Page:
The Mariana Islands are part of a great submerged mountain range that extends all the way from Guam north to Japan. While the southern Marianas are known worldwide as tourist destinations, the uninhabited northernmost islands are actually a long string of active volcanoes fed by the subduction of the Pacific Plate into the Mariana Trench, the deepest location on Earth.
Way back in the early days of Google Sightseeing during our first-ever Island Week, we visited the remote south Atlantic territory of South Georgia and South Sandwich Islands. In the seven years since that article, a lot has changed with regards to Google’s imagery there. Even in the frigid grasp of the ocean, nothing escapes Google Street View these days. Join us as we explore Grytviken, the world’s southernmost territorial capital.
Tuesday, 9th July 2013
Lesotho is one of the most unique countries on the planet. It’s the southernmost landlocked country, the largest country that’s entirely surrounded by another country, and the highest country on Earth. Yet, it doesn’t really show up on too many people’s radar. With the arrival of Google Street View imagery this month to Lesotho, it’s time to shed some light on the world’s largest enclave.
Monday, 29th April 2013
It’s April, and that means ice hockey fans around the world are gearing up for the highlight of the year, the National Hockey League (NHL)’s playoffs for the Stanley Cup, which teams have been competing for since 1892. From its…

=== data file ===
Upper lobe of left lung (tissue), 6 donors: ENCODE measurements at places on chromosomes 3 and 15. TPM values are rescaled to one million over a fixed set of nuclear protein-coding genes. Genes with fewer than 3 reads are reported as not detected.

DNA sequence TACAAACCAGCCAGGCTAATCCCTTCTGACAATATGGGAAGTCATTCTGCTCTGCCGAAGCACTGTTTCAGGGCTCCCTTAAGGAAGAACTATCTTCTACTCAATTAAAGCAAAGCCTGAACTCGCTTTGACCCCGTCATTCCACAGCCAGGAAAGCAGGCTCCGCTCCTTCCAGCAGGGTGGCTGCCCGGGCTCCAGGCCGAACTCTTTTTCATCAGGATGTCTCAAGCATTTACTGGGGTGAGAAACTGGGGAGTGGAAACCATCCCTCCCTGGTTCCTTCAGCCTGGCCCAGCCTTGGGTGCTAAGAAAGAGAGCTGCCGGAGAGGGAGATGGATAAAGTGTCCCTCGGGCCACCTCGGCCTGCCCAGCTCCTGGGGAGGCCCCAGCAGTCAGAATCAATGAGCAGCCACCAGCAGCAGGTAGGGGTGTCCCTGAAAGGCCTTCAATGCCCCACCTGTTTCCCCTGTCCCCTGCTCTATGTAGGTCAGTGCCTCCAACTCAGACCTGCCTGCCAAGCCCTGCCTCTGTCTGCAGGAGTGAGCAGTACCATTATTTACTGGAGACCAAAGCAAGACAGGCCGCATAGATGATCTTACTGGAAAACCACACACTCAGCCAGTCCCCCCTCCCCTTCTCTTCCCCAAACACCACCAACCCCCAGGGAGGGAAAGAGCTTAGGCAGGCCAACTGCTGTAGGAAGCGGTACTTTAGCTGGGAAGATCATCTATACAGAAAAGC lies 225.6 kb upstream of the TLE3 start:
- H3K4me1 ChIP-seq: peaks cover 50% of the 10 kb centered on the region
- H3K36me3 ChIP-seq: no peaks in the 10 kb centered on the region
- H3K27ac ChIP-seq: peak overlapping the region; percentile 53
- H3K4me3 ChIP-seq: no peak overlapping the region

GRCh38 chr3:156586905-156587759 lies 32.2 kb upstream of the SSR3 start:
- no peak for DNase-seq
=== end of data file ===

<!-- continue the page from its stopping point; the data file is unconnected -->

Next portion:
Thursday, 11th April 2013
Known as site of one of the most pivotal naval battles in history, today Midway Atoll strikes an odd balance between its military past and its tropical paradise locale. It’s also one of the most remote places ever visited by Google Street View.
Tuesday, 26th March 2013
The Crowsnest Pass corridor shared between British Columbia and Alberta stands out as one of Canada’s most scenic mountain destinations. The area is also known for being one of the world’s largest sources of coal and for the numerous tragedies that have shaped its landscape over the past 125 years.
Wednesday, 20th February 2013
In the early days of mass automotive travel, fuel stations often resorted to some wacky gimmicks to differentiate themselves from the pack and lure in customers, such as novelty architecture that made the station building even more of a roadside attraction than the fuel they were selling. Today, many of these wacky 1930s-era stations are icons to thousands of visitors every year.
Wednesday, 23rd January 2013
Previously on Google Sightseeing